… The supermarket group hopes to sell hundreds of millions of dollars of premium cuts such as brisket to China's increasingly discerning consumers. Australian beef sales to China have hit record highs this year… Mr Keeve would not share sales targets for Coles-branded beef in China, but said the opportunity was significant… Australian beef exports to China were up 73 per cent year-on-year in the nine months to end-September…
Coles targets China's middle class with prime beef exports
Australian beef sales to China have hit record highs this year, partly due to an outbreak of swine fever which has decimated local pork supplies.
Michael Smith, The Australian Financial Review
Nov 7, 2019
Shanghai | Supermarket giant Coles will open an office in China next year as it becomes the latest Australian corporate giant to attempt to sell premium cuts of beef to the country's meat-loving middle classes.
While Coles has for decades been shipping to China parts of the cow that Australian consumers do not eat, the company has rebooted that strategy to cater for the country's changing tastes.
The supermarket group hopes to sell hundreds of millions of dollars of premium cuts such as brisket to China's increasingly discerning consumers. Australian beef sales to China have hit record highs this year, partly due to an outbreak of swine fever which has decimated local pork supplies.
"There is a huge demand with a growing middle class in China; a very fragmented industry; pork consumption is declining and beef consumption is growing; and the demand for premium quality Australian food is there,” Coles export chief Thinus Keeve said in an interview on the sidelines of Shanghai's import trade fair this week.
While Coles' China push has been an open secret in Shanghai business circles for some time, it is the first time the supermarket group has talked publicly about the strategy. Coles will open an office in Shanghai in March, after establishing a Wholly Foreign-Owned Enterprise, an investment vehicle for foreign companies operating in China.
Coles already exports $400 million in meat each year to 40 countries and is expanding into new product areas under chief executive Steven Cain's export strategy. China, which accounts for around half of that revenue, is at the centre of the plan.
Mr Keeve would not share sales targets for Coles-branded beef in China, but said the opportunity was significant.
“We will start small and grow it into a sizeable business. It is a serious commitment from the Coles business to open an office in Shanghai," he said.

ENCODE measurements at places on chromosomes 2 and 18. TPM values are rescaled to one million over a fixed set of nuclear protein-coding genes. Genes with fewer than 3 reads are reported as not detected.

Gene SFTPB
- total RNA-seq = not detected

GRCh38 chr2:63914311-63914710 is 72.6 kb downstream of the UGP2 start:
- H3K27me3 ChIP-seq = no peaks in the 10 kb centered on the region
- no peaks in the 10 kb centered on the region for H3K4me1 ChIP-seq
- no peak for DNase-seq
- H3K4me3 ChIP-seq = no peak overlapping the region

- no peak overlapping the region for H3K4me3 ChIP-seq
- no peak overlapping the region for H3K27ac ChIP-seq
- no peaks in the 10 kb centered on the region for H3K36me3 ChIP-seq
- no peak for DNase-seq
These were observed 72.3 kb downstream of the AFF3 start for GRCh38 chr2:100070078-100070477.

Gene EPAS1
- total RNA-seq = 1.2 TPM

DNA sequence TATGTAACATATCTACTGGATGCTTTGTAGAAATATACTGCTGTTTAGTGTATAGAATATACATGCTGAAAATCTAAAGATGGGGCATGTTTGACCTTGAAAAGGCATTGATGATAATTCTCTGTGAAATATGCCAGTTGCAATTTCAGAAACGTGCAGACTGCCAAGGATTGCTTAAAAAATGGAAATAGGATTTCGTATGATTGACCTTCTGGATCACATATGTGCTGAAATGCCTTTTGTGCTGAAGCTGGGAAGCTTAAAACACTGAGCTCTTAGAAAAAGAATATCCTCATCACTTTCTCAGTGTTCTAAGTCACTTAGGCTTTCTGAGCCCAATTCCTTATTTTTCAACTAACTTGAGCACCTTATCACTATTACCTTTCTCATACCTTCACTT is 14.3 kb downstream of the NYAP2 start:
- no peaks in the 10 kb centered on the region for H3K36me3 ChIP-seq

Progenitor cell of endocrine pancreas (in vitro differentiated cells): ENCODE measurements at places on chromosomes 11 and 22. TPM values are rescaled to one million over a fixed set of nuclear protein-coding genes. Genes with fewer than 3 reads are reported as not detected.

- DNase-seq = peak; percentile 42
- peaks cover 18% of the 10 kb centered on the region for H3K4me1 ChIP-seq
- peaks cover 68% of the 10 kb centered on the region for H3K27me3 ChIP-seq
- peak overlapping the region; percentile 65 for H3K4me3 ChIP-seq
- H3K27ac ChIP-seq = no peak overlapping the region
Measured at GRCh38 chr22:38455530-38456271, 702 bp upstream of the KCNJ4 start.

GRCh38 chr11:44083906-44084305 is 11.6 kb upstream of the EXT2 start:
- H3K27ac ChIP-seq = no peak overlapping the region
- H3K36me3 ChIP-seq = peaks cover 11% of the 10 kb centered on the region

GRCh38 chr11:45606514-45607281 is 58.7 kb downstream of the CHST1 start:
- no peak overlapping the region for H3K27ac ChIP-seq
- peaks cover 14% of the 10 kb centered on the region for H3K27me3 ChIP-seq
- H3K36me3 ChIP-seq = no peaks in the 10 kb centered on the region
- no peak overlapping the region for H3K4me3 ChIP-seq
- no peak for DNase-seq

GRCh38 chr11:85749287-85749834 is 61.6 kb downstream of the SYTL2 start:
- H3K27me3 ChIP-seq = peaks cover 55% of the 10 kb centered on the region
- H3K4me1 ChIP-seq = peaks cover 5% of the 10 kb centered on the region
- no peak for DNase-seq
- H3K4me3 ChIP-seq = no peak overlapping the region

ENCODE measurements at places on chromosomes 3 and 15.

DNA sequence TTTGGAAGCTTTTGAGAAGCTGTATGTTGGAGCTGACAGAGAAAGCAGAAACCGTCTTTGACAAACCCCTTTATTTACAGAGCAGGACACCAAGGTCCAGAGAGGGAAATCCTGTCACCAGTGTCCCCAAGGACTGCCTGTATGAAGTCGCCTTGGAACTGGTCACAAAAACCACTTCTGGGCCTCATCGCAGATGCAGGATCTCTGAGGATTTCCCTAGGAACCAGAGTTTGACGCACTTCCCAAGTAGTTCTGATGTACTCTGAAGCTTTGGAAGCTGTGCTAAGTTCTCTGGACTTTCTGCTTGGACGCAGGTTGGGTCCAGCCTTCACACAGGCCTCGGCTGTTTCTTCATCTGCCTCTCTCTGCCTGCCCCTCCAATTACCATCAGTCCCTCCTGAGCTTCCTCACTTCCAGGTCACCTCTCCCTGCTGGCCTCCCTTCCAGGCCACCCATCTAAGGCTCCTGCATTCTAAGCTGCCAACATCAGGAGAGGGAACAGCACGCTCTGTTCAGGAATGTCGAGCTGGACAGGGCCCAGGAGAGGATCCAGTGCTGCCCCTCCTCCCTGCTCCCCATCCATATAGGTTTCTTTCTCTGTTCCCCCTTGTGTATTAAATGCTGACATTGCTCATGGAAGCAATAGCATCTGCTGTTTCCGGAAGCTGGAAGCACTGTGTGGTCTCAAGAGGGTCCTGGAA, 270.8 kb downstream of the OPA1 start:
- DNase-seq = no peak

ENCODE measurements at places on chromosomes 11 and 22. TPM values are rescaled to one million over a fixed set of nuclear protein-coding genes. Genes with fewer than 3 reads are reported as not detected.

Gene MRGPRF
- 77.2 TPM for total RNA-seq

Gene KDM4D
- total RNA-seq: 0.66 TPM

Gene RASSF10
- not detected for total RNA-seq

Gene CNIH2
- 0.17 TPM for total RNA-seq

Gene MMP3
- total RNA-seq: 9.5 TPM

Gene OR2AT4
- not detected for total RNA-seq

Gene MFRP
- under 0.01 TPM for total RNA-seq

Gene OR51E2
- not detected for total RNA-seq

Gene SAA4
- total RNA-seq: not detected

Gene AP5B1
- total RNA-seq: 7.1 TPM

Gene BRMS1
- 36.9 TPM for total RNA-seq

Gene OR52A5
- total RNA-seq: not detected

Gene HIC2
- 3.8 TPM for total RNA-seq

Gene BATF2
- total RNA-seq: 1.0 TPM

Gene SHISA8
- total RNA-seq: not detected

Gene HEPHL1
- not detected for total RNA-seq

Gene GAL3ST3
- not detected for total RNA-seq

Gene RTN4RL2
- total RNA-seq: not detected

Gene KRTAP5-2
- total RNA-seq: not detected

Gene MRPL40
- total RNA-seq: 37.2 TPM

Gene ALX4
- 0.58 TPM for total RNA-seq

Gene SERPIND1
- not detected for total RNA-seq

Coles is not the first Australian company looking to sell high-quality beef to China though. Elders' push to sell Wagyu and Angus beef after buying a meat importing business in Shanghai in 2004 was loss-making for years. China also this week lifted a ban on Canadian beef sales.
Mr Keeve said Coles was aware of the risks, and "rapidly expanding into China is not the priority". Coles sells chilled beef into China through different channels, including e-commerce, wholesalers and local supermarket chains.
He said Coles would be dealing with some of the same customers it has used for 20 years, which reduced the risk.
Coles does not plan to open supermarkets in China, a strategy that has failed for other western retail chains. German discount supermarket chain Aldi opened two pilot stores in China this year.
But Mr Keeve said Coles could look at selling other products to China if the beef strategy was successful. The supermarket chain already sells wine to China.
"Our primary focus will be beef and lamb, but over time you will see us selling some oat products . . . . a bit of milk powder. The way to build this is to build our fresh credentials with beef and then look at whether there are other opportunities to grow," he said.
Meat & Livestock Australia said China became the world's biggest beef importer in July this year, bypassing Japan. The country now accounts for a quarter of Australian beef exports. Australian beef exports to China were up 73 per cent year-on-year in the nine months to end-September.
However, there is growing competition from...